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As mentioned in my ‘10 tips for embarking a ship in Barcelona‘ the city is now one of the busiest and most popular cruise ports in the Mediterranean (not only for those embarking on a cruise but as a port of call too) and so, as a result, it is a major tourist destination, not only for cruise passengers but those on land-based trips as well. Unfortunately, this can result in a downside for visitors to the city. Petty crime, primarily pickpocketing, is a problem in the busy areas of the city (as in many other major cities around the world) where large groups can be found especially railway and metro stations. As we have visited Barcelona many times, hopefully, I have a few tips for you in order that you visit here (or any other major city), crime free.
It isn’t my intention to dissuade you from visiting Barcelona. It is a fantastic city, one of my favourites. It’s full of wonderful sights to see and experience, so I just want to give pointers to help you have a safe and very enjoyable trip.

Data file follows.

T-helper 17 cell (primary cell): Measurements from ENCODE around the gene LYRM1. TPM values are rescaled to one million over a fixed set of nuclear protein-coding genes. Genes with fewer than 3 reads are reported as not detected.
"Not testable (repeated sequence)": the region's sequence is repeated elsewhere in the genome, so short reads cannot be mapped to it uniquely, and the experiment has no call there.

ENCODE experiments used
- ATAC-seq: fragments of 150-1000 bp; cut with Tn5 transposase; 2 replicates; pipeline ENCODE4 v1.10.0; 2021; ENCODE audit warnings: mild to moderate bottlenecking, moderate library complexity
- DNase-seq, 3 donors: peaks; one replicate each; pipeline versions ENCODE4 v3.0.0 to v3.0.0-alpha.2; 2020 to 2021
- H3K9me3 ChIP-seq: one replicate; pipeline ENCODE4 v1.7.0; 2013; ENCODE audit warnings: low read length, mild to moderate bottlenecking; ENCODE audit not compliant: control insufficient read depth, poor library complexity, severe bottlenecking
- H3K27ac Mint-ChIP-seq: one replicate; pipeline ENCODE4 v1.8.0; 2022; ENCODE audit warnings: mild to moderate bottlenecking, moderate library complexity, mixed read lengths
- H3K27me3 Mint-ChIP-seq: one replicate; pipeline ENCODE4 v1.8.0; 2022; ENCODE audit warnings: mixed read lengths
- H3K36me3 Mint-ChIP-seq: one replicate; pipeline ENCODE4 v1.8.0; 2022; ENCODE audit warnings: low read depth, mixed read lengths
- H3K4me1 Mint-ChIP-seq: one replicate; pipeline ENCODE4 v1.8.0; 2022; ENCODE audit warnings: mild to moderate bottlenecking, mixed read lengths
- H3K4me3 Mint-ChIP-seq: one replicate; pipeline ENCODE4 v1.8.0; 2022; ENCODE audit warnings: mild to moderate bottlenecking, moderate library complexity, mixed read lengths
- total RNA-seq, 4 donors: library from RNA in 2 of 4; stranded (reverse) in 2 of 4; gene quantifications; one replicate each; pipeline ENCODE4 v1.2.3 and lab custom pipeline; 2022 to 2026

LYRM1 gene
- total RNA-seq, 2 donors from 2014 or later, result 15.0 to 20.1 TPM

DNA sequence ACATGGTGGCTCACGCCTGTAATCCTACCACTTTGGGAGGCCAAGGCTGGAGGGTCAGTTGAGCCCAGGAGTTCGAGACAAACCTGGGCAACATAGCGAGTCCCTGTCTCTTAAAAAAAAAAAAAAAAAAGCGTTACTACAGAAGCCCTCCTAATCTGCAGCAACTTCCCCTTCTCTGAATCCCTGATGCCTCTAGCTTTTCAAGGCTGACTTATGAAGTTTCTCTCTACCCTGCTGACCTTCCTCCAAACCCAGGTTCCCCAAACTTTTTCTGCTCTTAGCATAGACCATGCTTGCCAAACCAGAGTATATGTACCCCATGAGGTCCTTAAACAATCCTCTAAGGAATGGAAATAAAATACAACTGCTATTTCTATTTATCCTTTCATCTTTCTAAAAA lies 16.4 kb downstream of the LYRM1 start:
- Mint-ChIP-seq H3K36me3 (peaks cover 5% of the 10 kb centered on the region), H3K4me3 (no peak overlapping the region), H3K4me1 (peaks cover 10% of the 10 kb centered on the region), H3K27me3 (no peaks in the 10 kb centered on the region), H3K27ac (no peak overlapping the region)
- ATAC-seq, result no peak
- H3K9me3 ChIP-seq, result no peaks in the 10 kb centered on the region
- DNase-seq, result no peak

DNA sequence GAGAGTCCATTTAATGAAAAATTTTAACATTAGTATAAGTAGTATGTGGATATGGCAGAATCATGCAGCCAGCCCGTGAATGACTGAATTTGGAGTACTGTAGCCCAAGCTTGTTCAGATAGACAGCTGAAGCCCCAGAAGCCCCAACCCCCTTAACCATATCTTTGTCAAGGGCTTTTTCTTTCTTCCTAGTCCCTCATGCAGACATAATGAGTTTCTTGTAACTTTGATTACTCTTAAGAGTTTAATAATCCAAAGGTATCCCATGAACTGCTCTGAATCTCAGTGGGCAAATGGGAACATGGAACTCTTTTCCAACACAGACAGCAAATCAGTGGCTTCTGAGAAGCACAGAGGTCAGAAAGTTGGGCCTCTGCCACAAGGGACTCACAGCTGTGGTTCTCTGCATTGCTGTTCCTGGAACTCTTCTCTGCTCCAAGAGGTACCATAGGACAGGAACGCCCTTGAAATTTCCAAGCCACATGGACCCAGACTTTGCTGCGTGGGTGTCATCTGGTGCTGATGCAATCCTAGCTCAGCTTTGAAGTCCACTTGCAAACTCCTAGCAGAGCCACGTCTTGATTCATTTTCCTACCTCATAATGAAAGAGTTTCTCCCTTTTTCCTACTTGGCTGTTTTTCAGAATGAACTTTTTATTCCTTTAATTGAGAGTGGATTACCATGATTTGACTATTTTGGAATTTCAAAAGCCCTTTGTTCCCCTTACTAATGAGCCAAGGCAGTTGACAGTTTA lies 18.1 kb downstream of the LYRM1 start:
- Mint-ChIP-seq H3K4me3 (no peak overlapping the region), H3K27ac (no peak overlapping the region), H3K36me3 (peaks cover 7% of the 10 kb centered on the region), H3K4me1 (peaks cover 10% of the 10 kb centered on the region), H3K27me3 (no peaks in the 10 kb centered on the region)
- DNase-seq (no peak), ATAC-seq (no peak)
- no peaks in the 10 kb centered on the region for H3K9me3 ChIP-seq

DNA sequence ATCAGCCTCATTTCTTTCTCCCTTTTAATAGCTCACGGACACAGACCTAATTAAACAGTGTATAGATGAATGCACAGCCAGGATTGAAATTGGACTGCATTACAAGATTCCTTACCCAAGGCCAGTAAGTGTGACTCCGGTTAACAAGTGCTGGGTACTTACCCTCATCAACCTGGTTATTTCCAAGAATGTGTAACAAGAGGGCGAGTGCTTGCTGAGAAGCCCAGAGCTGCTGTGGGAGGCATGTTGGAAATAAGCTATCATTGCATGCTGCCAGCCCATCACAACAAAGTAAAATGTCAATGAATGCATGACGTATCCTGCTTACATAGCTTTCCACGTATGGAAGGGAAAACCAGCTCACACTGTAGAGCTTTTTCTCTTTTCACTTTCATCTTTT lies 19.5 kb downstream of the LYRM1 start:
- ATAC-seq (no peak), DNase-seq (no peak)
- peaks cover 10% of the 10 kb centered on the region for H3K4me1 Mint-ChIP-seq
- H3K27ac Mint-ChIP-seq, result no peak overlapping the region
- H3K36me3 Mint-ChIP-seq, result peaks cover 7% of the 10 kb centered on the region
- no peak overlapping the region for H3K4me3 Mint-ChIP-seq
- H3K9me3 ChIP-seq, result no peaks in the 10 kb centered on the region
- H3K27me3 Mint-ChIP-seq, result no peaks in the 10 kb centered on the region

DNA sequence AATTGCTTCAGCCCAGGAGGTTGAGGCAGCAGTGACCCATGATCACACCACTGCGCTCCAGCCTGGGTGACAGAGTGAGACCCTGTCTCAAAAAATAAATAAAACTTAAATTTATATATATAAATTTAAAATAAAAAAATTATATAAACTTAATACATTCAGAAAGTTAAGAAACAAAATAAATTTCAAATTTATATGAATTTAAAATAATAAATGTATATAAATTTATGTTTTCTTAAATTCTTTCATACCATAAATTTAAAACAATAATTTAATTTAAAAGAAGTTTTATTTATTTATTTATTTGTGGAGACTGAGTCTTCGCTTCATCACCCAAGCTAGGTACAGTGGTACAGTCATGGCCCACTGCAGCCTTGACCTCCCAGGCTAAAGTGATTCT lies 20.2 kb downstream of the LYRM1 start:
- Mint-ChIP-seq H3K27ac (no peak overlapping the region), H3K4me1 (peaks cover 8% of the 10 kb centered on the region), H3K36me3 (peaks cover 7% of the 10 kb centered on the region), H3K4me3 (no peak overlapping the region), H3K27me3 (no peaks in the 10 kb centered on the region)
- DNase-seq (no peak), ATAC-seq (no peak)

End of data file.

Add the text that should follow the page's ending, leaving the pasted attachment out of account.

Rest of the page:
- From the moment you arrive in the city, be that by air, rail, road or ship, make sure you are aware of where all your valuables are. My tip would be to take a legitimate licensed taxi direct to your accommodation, even if you are not staying in the city centre. Do not leave bags unattended, especially backpacks, not even for a second at the baggage carousel or whilst loading them into a taxi. The petty criminals are always on the lookout for bags they can easily grab and run away with whilst disappearing into a crowd. If you travel around the city using the metro, local buses or trams, do not travel in empty carriages, stand in well-lit areas of stations and be aware of your nearest exit.
- When you arrive at your accommodation, lock all valuables (passport, wallets, credit cards, keys, jewellery, tablets and cash etc.) in the in-room safe immediately, getting any necessary keys from reception when you check in, don’t leave it until later. If your accommodation does not offer that option, then deposit them in a safe deposit box at reception. If your accommodation does not offer these facilities then personally, I wouldn’t stay there.
- When you go out to explore the city, do not take wads of cash with you, just enough to cover your planned expenses (there are many guides that will give an idea of costs for food and drink). If you must take a credit card, just take one, and ensure you have all the necessary emergency contact numbers for your bank recorded separately and in a safe place. Leave all the others in the safe.